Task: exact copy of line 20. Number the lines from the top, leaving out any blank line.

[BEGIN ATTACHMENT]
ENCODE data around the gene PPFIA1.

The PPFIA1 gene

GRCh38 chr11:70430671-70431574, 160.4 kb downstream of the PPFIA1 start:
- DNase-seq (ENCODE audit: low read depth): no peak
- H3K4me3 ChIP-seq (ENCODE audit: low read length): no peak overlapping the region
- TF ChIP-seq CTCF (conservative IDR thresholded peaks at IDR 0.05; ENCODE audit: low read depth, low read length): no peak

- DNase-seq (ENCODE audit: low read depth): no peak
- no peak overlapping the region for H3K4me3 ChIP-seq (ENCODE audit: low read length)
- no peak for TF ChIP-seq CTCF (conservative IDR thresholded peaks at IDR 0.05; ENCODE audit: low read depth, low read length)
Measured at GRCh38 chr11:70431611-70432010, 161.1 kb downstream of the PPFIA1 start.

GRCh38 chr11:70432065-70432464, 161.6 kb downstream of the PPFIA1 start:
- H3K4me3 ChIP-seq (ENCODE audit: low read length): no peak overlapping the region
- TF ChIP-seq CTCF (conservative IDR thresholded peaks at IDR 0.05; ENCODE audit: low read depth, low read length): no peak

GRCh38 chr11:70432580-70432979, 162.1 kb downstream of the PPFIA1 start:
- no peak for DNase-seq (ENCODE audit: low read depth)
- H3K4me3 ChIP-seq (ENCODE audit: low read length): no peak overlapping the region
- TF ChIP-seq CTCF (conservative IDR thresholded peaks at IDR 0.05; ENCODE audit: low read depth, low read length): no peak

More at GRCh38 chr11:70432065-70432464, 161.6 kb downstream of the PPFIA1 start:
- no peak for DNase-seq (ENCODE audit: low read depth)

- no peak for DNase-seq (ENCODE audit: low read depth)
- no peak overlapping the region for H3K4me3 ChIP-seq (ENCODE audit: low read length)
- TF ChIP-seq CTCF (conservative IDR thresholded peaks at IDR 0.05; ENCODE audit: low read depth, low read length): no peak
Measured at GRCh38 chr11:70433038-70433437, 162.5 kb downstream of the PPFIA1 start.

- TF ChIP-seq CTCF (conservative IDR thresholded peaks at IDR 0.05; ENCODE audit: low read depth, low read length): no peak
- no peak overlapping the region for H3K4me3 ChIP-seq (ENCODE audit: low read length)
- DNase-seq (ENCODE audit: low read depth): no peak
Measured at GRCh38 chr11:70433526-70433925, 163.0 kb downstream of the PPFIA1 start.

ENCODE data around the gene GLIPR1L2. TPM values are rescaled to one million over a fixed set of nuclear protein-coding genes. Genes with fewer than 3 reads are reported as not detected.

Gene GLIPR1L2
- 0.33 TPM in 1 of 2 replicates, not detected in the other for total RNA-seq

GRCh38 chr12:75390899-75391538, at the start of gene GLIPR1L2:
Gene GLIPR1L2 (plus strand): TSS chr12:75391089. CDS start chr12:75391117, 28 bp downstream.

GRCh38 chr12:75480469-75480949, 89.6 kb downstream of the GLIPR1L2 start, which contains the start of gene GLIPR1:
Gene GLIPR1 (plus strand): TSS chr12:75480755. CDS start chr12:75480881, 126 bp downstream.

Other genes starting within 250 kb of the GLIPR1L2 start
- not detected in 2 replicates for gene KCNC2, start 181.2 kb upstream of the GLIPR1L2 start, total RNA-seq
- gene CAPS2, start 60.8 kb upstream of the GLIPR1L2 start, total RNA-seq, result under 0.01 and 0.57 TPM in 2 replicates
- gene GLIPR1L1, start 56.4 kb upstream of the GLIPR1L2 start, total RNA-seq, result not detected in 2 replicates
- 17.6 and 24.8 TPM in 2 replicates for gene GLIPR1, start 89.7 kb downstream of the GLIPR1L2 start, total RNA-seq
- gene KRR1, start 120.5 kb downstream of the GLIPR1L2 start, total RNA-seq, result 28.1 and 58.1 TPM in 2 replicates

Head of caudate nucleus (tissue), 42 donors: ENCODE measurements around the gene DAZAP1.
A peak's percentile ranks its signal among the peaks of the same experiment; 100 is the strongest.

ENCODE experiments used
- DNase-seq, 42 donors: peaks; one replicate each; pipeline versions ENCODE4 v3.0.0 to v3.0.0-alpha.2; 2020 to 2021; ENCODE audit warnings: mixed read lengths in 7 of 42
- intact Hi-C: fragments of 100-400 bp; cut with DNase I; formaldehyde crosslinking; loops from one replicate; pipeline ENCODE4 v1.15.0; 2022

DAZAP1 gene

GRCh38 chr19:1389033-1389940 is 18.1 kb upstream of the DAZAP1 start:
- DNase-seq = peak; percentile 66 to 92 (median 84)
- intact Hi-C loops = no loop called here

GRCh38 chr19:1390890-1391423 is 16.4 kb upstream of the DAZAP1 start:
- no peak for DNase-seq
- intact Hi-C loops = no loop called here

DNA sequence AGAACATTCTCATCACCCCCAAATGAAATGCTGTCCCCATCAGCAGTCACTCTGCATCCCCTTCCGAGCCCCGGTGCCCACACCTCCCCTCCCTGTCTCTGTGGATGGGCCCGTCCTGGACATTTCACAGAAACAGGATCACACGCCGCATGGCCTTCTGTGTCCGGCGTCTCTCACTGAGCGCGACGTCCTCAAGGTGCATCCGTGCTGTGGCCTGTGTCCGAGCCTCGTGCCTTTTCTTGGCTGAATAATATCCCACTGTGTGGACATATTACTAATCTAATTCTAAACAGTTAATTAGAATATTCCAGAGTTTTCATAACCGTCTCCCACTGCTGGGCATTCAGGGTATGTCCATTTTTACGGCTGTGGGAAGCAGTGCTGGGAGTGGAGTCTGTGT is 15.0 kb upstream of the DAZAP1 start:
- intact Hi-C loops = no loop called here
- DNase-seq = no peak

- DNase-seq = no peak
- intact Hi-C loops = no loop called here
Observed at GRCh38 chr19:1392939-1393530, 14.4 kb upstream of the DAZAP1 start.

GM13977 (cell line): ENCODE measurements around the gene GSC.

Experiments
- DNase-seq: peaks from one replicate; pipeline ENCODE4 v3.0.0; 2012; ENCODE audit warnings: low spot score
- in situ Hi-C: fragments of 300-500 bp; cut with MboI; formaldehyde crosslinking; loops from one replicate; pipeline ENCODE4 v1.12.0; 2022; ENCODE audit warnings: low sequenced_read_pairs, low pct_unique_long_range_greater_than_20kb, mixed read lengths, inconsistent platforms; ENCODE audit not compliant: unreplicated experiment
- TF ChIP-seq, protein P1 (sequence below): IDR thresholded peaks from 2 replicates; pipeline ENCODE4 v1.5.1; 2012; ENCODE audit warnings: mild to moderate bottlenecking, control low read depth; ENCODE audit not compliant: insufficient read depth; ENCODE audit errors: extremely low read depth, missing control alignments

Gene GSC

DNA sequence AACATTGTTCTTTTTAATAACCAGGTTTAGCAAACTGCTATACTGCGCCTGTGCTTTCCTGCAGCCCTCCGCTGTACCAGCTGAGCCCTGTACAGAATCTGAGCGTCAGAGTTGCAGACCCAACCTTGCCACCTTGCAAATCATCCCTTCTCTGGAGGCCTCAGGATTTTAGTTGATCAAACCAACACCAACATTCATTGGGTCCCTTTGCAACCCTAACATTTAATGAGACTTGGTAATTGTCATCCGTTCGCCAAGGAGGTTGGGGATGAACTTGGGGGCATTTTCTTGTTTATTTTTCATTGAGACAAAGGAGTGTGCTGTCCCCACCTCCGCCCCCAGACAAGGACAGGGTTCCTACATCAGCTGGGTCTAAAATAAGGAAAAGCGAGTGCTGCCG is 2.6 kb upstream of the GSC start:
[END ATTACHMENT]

- no peak for DNase-seq (ENCODE audit: low read depth)